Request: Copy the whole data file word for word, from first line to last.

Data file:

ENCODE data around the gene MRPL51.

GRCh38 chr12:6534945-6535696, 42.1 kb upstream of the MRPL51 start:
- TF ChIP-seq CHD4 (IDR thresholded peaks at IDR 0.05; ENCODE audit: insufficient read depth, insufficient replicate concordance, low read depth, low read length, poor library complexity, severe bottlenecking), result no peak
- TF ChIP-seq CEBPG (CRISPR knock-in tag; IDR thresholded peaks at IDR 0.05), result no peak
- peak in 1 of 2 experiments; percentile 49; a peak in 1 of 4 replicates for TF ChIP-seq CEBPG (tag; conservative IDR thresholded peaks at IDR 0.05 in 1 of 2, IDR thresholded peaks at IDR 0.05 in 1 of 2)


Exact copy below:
ENCODE data around the gene MRPL51.

GRCh38 chr12:6534945-6535696, 42.1 kb upstream of the MRPL51 start:
- TF ChIP-seq CHD4 (IDR thresholded peaks at IDR 0.05; ENCODE audit: insufficient read depth, insufficient replicate concordance, low read depth, low read length, poor library complexity, severe bottlenecking), result no peak
- TF ChIP-seq CEBPG (CRISPR knock-in tag; IDR thresholded peaks at IDR 0.05), result no peak
- peak in 1 of 2 experiments; percentile 49; a peak in 1 of 4 replicates for TF ChIP-seq CEBPG (tag; conservative IDR thresholded peaks at IDR 0.05 in 1 of 2, IDR thresholded peaks at IDR 0.05 in 1 of 2)